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Intersecting spherical pressure tank US 2341044 A IMAGES(5)

DESCRIPTION (OCR text may contain errors) 1944. J. o. JACKSON ET AL 2,341,044 INTERSECTING SPHERICAL PRESSURE TANKS Filed July 28, 1941 s Sheets-Sheet 1 'II/II/ILIIIIIIIIIII a418 ATTORNEYS.

Feb. 8, 1944- J. o. JACKSON ET AL. 2,341,044 INTERSECTING SPHERIQA/L PRESSURE TANKS 5 Sheets-Sheet 2 Filed Ju] .y 28, 1941 INVENTORS 01. M 9 JKMA'ITORNEYS 1944- J. o. JACKSON ETAL v 2,341,044 INTERSECTING SIHERICAL PRESSURE TANKS 7 Filed July 28, 1941 5 SheetS Sheet 5 11%|: im ATTORNEYS 1944- J. o. JACKSON ET AL INTERSECTING SPHERICA L PRESSURE TANKS Filed July 28. 1941 5 Sheets-Sheet 4 2 filVENT R5 1 BY s8 M 9m W WA. ATTORNEYS Feb. 8, 1944. J. o. JACKSON ETVAL I INTERSEC'IING SPHERICAL PRESSURE TANKS Fil ed July 28, 1941 5 sheetssheet 5 11f "A, ATTORNEYS to our present invention; Patented Feb. s, 1944 UNITED STATES PATENT OFFICE lNTERsEcTmGgrPaflnlklucAL li'RESSURE James 0. Jackson, Grafton, and Courtney L. Stone, Pittsburgh, Pa assignors to Pittsburgh- Des Moines Company, a corporation of Pennsylvania Application July 28, 1941, Serial No. 404,434 9 Claims. (01. 220-3) This invention relates to v containers for the sErage of liquids or gases under pressure. Several forms of containers for this purpose are now available including cylindrical-containhas been considered to be the only one that is truly stable elastically, that is, it does not tend to change its symmetry with an increase of internal pressure. The sphere is commonly known to have a minimum of surface for any given volume or content and to require a minimum wall thick-' ness and, therefore, a minimum of weight for the storage of any actual volume of gas compressed to any specified pressure. Moreover, a spherical container is commonly regarded as being the only shape of vessel which has these characteristics. One of the objects of the present invention is to provide a new. composite container for fluids ,producing a container having a .plurality of spherical segmental portions each'of which is bounded on at least one side by a diaphragm-like partition to form a plurality of separatedcompartments and means for equalizing the pressure in such compartments. Other and further objects and advantages reside in the various combinations, subcombinations. and details hereinafter described and claimedand in such other and further matters as will be understood by those skilled in this art or apparent or pointed out hereinafter. In the accompanying drawings, in which like numerals designate corresponding parts throughout the various views: Fig. 1 is a view in elevation of a. tank responding to our invention with parts broken away to show the structure thereof; of a tank responding Fig. 2 illustrates a horizontal-medial section through one of the partial spheres of Fig. land is provided with geometrical indicia by means of which certain calculations can be made relative to a container of this form; k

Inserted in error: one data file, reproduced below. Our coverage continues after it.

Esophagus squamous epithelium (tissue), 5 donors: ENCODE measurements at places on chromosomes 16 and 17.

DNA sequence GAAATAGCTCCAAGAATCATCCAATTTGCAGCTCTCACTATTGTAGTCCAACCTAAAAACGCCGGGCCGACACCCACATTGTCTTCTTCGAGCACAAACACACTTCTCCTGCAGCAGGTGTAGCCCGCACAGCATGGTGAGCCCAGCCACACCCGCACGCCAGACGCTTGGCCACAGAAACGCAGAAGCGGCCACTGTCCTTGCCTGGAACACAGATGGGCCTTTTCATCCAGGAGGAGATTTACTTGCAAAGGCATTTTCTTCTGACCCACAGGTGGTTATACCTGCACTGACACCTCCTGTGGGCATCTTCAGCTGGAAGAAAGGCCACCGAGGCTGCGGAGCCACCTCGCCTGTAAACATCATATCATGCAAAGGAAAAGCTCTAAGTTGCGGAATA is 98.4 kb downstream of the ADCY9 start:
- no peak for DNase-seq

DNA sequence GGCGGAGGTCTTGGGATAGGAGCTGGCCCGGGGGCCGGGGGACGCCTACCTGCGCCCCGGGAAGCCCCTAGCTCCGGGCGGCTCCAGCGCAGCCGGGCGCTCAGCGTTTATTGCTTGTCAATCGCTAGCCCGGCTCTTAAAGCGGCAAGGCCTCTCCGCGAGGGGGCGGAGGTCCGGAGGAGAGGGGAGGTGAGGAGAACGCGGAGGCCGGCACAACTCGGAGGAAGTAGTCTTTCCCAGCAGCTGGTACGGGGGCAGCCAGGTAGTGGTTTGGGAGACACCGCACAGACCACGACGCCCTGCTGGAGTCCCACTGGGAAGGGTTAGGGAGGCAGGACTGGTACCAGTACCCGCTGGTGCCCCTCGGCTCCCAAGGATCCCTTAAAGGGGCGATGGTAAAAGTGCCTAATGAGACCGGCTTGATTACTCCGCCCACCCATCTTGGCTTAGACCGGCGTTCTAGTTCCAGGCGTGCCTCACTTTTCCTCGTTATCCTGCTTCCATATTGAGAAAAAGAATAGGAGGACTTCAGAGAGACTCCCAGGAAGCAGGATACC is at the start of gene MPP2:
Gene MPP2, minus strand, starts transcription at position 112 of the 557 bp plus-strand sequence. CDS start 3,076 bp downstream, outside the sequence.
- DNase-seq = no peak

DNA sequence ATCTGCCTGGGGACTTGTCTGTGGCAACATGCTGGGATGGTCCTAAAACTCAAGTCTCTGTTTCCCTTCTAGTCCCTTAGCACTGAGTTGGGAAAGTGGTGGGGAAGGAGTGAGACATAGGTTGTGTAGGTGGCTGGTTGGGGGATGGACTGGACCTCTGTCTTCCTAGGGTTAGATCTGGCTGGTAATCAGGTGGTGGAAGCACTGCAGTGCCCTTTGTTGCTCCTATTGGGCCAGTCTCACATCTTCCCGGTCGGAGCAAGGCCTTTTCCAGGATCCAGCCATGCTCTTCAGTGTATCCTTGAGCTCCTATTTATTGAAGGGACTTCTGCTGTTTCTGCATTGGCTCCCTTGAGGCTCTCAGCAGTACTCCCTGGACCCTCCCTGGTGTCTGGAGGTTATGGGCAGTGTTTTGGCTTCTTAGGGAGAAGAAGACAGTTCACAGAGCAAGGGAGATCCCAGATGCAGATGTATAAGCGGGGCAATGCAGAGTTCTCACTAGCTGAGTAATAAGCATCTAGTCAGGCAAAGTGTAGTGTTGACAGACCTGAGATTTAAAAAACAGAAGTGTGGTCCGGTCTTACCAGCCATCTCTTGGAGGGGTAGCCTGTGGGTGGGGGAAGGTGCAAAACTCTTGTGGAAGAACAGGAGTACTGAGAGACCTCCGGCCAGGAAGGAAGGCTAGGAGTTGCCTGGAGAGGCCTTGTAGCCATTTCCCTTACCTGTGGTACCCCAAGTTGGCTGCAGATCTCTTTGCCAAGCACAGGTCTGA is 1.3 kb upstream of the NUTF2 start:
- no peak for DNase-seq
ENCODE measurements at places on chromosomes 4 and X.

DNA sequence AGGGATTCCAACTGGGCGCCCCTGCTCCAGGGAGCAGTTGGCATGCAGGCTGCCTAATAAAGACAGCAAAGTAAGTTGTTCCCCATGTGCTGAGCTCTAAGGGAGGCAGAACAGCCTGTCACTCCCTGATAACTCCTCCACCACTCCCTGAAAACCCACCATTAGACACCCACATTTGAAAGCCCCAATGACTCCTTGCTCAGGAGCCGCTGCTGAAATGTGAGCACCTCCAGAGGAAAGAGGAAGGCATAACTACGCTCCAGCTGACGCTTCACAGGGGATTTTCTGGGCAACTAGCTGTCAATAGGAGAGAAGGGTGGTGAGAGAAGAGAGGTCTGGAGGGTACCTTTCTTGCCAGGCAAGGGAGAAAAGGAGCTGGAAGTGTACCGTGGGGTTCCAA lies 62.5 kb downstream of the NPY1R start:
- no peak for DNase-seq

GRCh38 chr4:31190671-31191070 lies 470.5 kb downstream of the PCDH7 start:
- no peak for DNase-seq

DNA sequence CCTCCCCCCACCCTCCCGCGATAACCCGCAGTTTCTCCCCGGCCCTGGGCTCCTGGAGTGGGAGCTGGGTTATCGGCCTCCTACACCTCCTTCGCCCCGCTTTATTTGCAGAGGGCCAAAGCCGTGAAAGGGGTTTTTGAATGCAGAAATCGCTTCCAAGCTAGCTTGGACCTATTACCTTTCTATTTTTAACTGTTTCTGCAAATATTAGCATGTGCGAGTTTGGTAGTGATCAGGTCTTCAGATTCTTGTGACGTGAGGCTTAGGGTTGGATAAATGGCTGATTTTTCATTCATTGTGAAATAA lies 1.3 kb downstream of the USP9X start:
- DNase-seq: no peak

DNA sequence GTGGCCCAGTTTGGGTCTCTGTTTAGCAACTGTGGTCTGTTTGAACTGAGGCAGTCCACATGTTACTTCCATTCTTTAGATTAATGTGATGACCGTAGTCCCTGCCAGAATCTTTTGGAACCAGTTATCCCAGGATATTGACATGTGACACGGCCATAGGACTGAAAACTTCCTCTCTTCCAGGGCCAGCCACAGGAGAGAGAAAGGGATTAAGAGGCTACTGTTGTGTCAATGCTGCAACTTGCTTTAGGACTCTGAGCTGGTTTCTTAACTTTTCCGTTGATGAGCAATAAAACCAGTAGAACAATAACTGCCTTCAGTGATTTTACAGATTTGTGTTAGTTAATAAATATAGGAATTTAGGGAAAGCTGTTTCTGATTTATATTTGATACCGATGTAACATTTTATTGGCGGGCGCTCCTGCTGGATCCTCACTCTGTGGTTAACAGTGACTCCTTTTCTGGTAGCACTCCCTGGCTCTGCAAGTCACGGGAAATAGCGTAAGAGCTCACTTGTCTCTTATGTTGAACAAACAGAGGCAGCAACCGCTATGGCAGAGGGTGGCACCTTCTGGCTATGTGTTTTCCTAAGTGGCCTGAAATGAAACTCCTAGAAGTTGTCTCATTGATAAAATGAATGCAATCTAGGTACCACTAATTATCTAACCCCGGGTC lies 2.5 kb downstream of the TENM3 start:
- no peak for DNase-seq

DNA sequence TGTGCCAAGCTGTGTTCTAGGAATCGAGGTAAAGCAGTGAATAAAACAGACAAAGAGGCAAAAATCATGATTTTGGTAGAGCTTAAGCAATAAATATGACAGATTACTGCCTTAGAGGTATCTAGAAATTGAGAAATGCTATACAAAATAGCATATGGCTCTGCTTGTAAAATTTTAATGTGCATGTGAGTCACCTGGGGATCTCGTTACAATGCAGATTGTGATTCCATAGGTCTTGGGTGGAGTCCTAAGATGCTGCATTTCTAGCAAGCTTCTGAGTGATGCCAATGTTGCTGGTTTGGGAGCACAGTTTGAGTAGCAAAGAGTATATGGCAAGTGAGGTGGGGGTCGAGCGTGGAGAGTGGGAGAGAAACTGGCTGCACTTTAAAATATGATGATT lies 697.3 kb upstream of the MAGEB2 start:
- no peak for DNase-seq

Figs. 3 and 4 designate in elevation a spherical segment: and a spherical zone whichzare useful in connection with the mathematical aspects of our invention; Fig. 5 is an elevational view of a modified form of'the invention and showing the supports and piping therefor; Fig. 6 is a plan view of a composite tank constituting a further modification of our invention and in which the spherical segments are arranged in the general form of a torus; Fig. 7 is in part an elevational view and in part a sectional view taken on line VII-VII of Fig. 6 and in the direction'of the arrows thereof; Fig. 8 is a view similar to Fig. 6 but of a further modified form of the invention; Fig. 9 is a view partly-in elevation and partly in section taken along the line IX-IX of Fig. 8 and in the direction of the arrows thereof; Fig. 10 is a view similar to Fig. 8 but of a still further modified form of the invention; and Fig. 11 is a view similar to Fig. 9 but taken along the line XI-XI of Fig. 10 and in the direction of the arrows thereof. Referring first to the structural features of our new containers, the simplest form thereof is shown in Fig. 1. In that figure the numerals 20 and 2| designate two partial spheres or spherical shell sections which are joined to a common disc oiplate-like member 22 by means of th continuous welds 23. In this form of tank there are two compartments or storage chambers 24 which are separated from one another by means of the diaphragm 22. It is-to be understood that the welds 23 are fluid-tight. As will be more fully understood from what follows, the container of Fig. 1 is usually provided with inlet and outlet pipes which make it possible to cause the chambers 24 to communicate with one another, thus, ..communication with one another. This automatically equalizes the pressure at all times." In the modified form of container illustrated ,in Fig. 5, it will be noted that there are two, v like end spherical portions 20' and a number of intermediateportions 20" which in this case are in the form of spherical zones. In. other words, end members 20' are incomplete spherical shells. to the extent that the same have a portion thereof removed ,so as to intersect the portions 20" in the manner illustrated, the members 20" being, in effect, the central portions 'of spheres with the diametrically opposite segments removed. A plurality of diaphragms 22' separates the interiorsof members 20' and 20" and, while not visible in Fig. 5. it will be understoodthat the circular welds 2 3 of Fig. l are employed. Thus, the container of Fig: 5 has a plurality or separated compartments or chamof material into the container and for removal of material therefrom, this being effected by suitable valves and by-passes, as will be appreciated by those familiar with piping arrangements.